Week 4

Week 4 can be a challenging week for Silchester ‘old hands’…we have been on site long enough to feel the tiredness creeping in…..but we still have one third of the excavation to go. Monday 25th July saw 24 people leaving the excavation as their digtime was up, and 28 new people arrive. So, a net gain – and this week’s total on site is 148. I gave my usual Monday morning timetable: an hour’s welcome and introduction to the project – everyone looks so apprehensive! At 10am I gave a Site Tour to the 14 people who had never been before, whilst the 14 who had been before were able to go on site and be re-acquainted with their Supervisors. After tea, I gave them a Site Tour, and the 14 newcomers had an introduction to Finds Processing with Elise, followed by an introduction to Science@Silchester with Cindy. At 12.30 I gave the obligatory Health and Safety briefing, talking about the perils of Silchester flint (very sharp), sitting on your trowel (ditto), and the ‘Silchester Smile’ (painful sunburn between the top of your work trousers and the bottom of your t-shirt). At 1pm it is lunch, and after lunch all digging newcomers are in the trench with their area supervisors uncovering Silchester’s late Iron Age and early Roman archaeology. It really is that quick!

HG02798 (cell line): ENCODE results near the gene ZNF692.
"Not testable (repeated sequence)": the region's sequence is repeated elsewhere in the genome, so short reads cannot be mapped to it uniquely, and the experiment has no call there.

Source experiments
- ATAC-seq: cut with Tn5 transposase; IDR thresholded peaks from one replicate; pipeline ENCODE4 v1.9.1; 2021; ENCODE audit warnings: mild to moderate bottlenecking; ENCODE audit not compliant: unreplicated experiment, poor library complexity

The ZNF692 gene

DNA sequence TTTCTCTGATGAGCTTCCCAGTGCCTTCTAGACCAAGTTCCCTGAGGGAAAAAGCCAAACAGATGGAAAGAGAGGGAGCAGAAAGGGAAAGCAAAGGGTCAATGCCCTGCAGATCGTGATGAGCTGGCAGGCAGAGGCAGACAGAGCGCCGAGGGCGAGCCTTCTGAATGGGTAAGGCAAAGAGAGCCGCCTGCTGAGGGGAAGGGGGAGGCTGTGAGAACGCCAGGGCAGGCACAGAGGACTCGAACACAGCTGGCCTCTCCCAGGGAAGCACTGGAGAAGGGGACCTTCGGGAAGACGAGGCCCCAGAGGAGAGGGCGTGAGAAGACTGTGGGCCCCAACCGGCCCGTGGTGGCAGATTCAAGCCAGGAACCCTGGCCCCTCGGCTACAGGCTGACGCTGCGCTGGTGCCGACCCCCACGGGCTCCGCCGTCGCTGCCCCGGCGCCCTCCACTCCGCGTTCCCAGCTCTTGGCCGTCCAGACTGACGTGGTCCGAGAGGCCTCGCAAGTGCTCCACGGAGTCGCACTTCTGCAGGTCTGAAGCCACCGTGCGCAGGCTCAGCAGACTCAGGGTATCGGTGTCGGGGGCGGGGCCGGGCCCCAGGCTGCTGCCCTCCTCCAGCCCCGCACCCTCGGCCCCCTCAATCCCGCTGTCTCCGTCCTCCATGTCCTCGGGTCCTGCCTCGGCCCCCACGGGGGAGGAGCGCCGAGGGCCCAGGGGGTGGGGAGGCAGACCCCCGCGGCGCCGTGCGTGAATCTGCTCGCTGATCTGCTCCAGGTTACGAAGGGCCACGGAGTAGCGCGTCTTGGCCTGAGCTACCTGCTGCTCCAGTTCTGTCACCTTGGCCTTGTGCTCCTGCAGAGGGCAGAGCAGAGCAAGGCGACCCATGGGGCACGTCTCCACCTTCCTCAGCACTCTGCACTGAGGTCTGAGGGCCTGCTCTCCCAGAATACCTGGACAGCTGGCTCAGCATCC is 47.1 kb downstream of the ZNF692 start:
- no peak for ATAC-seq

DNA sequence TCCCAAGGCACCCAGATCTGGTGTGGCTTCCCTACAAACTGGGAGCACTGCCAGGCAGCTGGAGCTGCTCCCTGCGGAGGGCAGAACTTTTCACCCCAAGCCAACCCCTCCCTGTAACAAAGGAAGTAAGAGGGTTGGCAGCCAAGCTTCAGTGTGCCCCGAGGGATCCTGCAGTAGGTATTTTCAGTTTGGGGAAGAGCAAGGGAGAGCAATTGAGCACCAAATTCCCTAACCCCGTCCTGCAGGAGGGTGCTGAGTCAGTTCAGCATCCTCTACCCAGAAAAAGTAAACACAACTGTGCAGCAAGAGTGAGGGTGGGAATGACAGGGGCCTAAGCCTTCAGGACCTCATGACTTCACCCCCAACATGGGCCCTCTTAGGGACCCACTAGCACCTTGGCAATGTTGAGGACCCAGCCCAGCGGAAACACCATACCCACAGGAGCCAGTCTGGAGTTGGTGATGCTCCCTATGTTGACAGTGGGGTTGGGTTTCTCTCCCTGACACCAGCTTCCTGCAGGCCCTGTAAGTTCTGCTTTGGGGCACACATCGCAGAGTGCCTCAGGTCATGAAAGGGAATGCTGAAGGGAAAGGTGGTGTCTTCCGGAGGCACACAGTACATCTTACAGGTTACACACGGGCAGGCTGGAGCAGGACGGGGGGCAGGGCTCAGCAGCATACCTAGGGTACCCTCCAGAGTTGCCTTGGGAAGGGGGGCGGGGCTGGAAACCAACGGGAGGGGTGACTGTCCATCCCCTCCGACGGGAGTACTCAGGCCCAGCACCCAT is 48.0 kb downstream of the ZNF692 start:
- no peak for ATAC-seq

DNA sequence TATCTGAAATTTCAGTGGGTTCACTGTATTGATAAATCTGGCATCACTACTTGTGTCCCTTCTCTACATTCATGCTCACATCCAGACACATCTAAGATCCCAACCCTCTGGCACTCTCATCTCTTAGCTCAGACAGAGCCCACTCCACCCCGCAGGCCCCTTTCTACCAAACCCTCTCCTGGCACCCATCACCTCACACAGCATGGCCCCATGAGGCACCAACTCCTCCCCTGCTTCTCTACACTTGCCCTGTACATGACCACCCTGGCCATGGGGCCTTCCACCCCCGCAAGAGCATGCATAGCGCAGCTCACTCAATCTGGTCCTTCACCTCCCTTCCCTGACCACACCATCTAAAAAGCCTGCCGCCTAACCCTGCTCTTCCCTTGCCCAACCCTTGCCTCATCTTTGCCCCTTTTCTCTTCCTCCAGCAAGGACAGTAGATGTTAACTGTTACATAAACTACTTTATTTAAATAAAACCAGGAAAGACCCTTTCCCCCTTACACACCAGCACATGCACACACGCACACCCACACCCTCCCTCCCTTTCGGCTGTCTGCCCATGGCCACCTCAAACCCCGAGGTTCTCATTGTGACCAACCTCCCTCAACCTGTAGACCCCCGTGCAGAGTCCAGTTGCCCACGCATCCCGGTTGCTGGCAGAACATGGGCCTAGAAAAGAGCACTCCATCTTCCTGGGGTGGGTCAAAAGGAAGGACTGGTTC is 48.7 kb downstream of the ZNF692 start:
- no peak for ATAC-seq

Week 4 is an important week – at the end of this week we lose the main University of Reading undergraduate cohort, who have now been with us for 4 weeks…and are therefore valuable! They have learnt the ropes, and many of them have discovered a lifelong passion. Even if they haven’t, 4 weeks on site will have turned most of them into good, reliable excavators – and we will miss them when they go. So, we need to make the most of week 4…how much archaeology can we get done?

The eastern half of the excavation is still in the early Roman period. The amount and detail of archaeology here is astounding; Natalie, Matt and Rob are painstakingly recording a number of clayfloored buildings which apparently relate to the very earliest Roman street, running north-south through the town. This early street seems to be set directly onto the natural geology and represents a striking symbol of Roman authority; we speculate that this street is laid in place in the early 40’s AD. The buildings relating to this street are complex, and those being excavated by Natalie are certainly industrial, to judge from the foci of burning all over the clay floors. These wooden workshops of mid 1st century AD date are being recorded – written about, drawn, photographed, sampled and excavated – in extraordinary detail. Rob and Matt’s buildings just to the north of these workshops are perplexing – and multiplying in number! We started the season with possibly 2 buildings here, and by week 4 we have increased the number to possibly as many as 6. These buildings are identified by their clay floors and their central hearths – but little else is known as yet. We are uncertain as yet about their exact date (although they are definitely Roman), function, alignment – but their existence is demonstrating just how busy this part of the town was in the 1st century.

Looking north from the cherrypicker: Natalie's buildings in the foreground; Rob's and Matt's to the north

It was a busy Monday…..a steady stream of interested visitors; I think our Open Day did the trick! Laura and her Visitor team worked tirelessly welcoming everyone, and we had a school visit from Sherfield School. It is going to be a good week.

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